words & photography SANDY GARSON


Asked why they choose to cook, today’s renowned chefs almost invariably credit their grandmother. My nonna or nana, mémé, mi abuela was a magician who brought to life enticing aromas and tantalizing tastes that made the kitchen so exciting. She presided over its mysteries with crucial and often delicious wisdom, all of it selflessly devoted to their well-being. Grandma’s cooking was the revelation of love.

I did not have a grandma like that. Mine had a shrewish temper and a full-time cook. But I had a hunger to get out of her way, into the world to make it my home. So in college I studied international politics and languages, graduated with prizes and took off. In the ’60s, the world was the mess it is today. Politics divided people, opinions bred hatred, people protested or moved too fast and broke things. But in all the upheavals, I saw something else. The world was one big kitchen. Everywhere people ate. Food markets, restaurants, kitchens were ubiquitous. In the south of Thailand, on the coast of Turkey or under the intimidating gaze of the Stasi in divided Berlin, everybody was bringing something to the table. “Yum,” a young Frenchman said, “international language.”

Food as politics meant I was part of an enormous worldwide web. There was no one to whom I could not relate. I could carry a country or culture home in a recipe and share it with others. Wherever I was, I put together informal dinners that were so comforting, my table became a vibrant salon. The popular dinners led to a catering business, a cookie business, calls to cook for Buddhist groups hosting gurus and for providing treats after long retreats. The sight of safe, abundant food suppresses humans’ most primal, pressing fear—death—which is probably why my heartfelt food made everybody insanely happy.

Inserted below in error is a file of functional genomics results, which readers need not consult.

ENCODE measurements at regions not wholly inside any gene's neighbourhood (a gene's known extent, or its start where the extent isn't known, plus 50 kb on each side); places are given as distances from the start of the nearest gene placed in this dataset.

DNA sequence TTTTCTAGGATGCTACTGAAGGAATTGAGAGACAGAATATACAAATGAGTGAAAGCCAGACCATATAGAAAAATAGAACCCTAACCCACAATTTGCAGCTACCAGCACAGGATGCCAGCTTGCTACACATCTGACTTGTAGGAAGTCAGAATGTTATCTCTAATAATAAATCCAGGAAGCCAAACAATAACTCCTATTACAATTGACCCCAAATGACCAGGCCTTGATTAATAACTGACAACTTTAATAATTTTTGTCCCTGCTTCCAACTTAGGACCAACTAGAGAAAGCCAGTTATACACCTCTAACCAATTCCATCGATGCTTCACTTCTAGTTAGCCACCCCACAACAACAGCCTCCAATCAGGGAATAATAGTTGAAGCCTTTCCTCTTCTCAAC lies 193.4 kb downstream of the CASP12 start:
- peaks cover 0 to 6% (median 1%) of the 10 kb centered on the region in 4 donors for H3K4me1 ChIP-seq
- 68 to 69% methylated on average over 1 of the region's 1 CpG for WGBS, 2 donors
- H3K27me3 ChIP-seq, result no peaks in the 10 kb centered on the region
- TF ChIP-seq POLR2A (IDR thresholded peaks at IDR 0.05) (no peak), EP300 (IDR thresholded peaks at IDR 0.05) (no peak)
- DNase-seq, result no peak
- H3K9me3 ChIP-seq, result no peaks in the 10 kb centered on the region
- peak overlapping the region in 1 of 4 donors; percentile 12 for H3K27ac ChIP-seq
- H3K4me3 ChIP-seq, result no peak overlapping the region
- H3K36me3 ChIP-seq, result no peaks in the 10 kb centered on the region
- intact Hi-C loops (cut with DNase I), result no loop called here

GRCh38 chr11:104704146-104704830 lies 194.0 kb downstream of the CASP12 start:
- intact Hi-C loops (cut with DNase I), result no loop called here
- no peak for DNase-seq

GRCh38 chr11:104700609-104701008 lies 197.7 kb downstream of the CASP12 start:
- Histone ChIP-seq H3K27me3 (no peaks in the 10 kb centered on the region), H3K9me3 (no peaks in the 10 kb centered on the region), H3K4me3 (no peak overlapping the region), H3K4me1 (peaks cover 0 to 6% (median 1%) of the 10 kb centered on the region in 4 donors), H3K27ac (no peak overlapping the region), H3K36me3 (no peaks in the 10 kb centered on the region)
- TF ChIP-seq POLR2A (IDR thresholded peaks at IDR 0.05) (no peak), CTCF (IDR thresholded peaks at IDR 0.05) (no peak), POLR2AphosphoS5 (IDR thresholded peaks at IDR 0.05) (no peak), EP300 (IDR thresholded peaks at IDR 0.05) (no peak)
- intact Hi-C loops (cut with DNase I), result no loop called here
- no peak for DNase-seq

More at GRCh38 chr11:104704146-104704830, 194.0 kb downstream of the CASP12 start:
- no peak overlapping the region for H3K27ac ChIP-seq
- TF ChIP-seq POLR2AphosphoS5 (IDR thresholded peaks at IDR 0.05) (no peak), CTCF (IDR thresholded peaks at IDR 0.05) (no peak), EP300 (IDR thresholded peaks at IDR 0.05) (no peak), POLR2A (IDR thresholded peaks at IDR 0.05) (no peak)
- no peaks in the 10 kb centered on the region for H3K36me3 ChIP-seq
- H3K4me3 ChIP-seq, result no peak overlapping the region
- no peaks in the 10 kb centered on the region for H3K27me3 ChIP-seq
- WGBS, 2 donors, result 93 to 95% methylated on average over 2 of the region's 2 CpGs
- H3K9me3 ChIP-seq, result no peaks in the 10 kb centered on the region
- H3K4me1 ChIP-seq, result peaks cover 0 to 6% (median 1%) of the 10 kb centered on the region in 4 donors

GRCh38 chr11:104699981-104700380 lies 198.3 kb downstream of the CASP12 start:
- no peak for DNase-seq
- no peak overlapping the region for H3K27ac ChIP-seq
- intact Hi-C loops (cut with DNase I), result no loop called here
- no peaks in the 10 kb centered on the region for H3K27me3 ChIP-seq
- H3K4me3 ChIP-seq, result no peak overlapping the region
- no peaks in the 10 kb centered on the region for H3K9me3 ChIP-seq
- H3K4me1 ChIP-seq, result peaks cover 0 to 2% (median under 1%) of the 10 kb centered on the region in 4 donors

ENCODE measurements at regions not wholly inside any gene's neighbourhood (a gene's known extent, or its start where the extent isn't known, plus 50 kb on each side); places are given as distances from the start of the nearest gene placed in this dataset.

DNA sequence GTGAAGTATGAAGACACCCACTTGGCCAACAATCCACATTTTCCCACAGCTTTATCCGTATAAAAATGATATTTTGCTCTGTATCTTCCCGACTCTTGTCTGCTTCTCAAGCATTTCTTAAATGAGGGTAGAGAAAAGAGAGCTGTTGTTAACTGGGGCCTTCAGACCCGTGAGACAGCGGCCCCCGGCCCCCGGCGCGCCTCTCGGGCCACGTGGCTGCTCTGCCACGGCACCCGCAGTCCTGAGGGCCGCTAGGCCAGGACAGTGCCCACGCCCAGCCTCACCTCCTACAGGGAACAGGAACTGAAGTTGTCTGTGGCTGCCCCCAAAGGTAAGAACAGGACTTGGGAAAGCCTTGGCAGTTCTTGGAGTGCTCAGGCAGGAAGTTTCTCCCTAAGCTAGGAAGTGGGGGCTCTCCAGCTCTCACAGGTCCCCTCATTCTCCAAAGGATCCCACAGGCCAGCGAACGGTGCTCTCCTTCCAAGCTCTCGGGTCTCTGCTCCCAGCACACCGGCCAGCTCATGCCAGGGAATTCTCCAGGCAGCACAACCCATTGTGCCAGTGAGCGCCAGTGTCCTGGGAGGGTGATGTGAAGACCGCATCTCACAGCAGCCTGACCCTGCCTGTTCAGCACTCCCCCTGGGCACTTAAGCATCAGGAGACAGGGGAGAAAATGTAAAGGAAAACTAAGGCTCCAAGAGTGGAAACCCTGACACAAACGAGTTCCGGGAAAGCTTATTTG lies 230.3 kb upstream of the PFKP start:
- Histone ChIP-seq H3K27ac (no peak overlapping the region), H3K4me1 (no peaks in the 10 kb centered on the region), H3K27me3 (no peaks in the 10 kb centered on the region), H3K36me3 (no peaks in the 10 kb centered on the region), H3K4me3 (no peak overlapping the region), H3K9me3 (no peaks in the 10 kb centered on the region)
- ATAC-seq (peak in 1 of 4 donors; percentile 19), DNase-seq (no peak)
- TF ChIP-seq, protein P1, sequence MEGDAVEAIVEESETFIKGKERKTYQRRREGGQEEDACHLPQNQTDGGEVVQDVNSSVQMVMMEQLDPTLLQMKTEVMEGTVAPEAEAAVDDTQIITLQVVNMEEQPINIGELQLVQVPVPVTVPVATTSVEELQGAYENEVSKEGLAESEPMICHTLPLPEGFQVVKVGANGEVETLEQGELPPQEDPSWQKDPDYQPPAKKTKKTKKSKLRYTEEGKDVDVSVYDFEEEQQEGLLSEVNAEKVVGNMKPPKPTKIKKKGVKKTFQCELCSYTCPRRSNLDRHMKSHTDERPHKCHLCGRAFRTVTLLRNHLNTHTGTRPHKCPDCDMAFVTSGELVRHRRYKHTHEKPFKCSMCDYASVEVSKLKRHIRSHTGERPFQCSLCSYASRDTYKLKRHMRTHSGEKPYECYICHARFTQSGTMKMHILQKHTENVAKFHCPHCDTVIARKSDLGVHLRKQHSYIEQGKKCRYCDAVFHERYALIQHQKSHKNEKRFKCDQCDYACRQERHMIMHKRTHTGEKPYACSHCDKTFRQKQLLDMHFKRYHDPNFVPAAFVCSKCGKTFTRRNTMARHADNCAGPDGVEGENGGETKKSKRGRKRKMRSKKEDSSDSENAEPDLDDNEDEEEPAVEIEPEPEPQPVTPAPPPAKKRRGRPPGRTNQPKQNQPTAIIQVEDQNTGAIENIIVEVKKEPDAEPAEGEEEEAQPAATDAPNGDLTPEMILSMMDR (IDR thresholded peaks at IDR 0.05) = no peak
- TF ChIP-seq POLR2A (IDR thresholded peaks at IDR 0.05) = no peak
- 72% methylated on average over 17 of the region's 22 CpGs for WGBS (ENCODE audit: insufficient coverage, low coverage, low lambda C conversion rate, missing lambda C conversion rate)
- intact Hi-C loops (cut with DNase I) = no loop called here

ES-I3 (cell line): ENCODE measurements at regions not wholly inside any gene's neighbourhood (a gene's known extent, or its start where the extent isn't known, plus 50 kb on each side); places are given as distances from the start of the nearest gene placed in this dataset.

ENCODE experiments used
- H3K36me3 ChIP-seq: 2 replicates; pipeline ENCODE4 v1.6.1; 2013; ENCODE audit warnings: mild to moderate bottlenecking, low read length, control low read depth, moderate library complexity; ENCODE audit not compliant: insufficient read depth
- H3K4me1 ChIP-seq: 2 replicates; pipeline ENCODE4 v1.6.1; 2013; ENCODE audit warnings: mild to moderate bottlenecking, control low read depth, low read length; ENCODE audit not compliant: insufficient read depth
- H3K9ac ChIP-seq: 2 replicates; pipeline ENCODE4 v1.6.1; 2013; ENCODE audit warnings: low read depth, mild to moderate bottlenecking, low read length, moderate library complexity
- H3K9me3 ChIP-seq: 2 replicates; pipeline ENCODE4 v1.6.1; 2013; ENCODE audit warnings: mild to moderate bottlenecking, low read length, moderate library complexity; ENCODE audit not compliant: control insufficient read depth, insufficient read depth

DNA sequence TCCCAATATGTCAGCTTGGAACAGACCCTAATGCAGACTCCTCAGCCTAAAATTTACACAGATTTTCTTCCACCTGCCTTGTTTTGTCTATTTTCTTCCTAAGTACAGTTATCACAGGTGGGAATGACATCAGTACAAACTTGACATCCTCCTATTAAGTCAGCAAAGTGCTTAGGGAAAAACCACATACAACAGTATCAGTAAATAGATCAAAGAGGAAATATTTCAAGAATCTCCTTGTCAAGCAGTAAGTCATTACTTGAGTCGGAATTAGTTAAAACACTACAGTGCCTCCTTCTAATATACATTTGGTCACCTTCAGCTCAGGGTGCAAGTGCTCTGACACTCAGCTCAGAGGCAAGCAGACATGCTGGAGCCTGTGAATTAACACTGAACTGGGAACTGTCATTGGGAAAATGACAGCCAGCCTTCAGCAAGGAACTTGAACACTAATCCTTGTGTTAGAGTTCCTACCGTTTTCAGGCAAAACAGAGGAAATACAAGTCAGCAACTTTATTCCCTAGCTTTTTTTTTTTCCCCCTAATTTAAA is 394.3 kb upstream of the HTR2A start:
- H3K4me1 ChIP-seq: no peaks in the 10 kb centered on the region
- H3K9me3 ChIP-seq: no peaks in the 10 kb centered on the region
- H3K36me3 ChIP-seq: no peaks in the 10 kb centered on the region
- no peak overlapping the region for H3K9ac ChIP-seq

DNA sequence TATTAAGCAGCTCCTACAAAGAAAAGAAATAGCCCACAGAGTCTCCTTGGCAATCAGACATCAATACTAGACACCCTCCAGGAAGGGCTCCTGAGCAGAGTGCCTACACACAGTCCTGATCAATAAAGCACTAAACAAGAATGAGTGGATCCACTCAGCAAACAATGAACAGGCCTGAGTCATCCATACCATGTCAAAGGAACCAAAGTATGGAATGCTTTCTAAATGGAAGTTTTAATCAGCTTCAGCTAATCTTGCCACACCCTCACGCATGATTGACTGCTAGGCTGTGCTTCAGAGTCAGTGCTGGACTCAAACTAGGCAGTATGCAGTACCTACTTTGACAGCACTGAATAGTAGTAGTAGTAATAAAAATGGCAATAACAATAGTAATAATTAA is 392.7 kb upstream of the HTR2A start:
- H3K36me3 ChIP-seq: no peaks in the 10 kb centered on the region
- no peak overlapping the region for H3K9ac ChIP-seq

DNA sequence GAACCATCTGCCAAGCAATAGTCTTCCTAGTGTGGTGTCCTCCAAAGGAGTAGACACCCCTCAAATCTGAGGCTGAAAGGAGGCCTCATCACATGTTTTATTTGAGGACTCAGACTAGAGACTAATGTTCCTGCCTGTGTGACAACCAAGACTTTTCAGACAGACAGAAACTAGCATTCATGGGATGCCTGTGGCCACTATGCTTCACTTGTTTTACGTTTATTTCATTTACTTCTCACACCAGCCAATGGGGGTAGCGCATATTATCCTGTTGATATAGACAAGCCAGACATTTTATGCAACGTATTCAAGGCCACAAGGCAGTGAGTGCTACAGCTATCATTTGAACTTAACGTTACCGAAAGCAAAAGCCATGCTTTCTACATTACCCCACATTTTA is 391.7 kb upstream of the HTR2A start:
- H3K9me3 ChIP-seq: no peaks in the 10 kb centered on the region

After farmers’ markets became my haunts, I participated. Out there week after week, I heard befuddled customers ask: “What is this? How long will it be here? What do I do with it?” Every month newspapers brought contradictory reports about what was or wasn’t good to eat: eggs, salt, red meat, butter—coated with agribiz flimflam people not inoculated by experience fell for. I heard alarm bells about obesity, diabetes and cancers galore. Widely broadcast praise for the Mediterranean diet led a young mother I knew to serve turkey burgers instead of beef, completely missing the point. Even so-called smart professionals who could master statistics, program computers and brain surgery were clueless about their most vital survival need: food.

I was trying to figure out how to combat this socially transmitted dis-ease when I read about anthropologists solving the mystery of why women live longer and age better than men. Grandmothers are evolution’s secret sauce. As any new parent knows, they are literally the wisdom bodies whose hands-on help guarantees the survival of the species. Their instinct and critical experience at such crucial moments is why in every language on this planet the word wisdom is feminine.

I say: If you got it, flaunt it. Since I was now old enough, I decided to be America’s long-lost grandmother, the trusty confidence-feeding kitchen aid kids no longer have. I could fork over survival skill and spoon out love. As a test, I volunteered for a cooking program at a low-income elementary school. The kids had many backgrounds. My co-workers introduced themselves as Chloe and Margaret. I introduced myself as Nana. The reaction was fast and clear. Every kid in that class wanted to be in Nana’s group.

In that class and others that followed, the kids put many colors on one plate like there were many colors on the faces in one kitchen. We made our own raspberry jam, our own peanut butter and biscuits to go with them. I explained why they would want to do this at home. “If people don’t
eat, they will die. And if they don’t eat healthy food they will get sick. So if you do not want the people you love to get sick or die, the best thing you can do is feed them. Show them your love.” A long-legged 10-year-old boy ended the final class sobbing. His baffled father couldn’t get him out the door. “I don’t want to leave Nana Chef,” he cried. I kept the name.

Watch for Nana Chef to pop up in Portland sometime spring and summer 2020.

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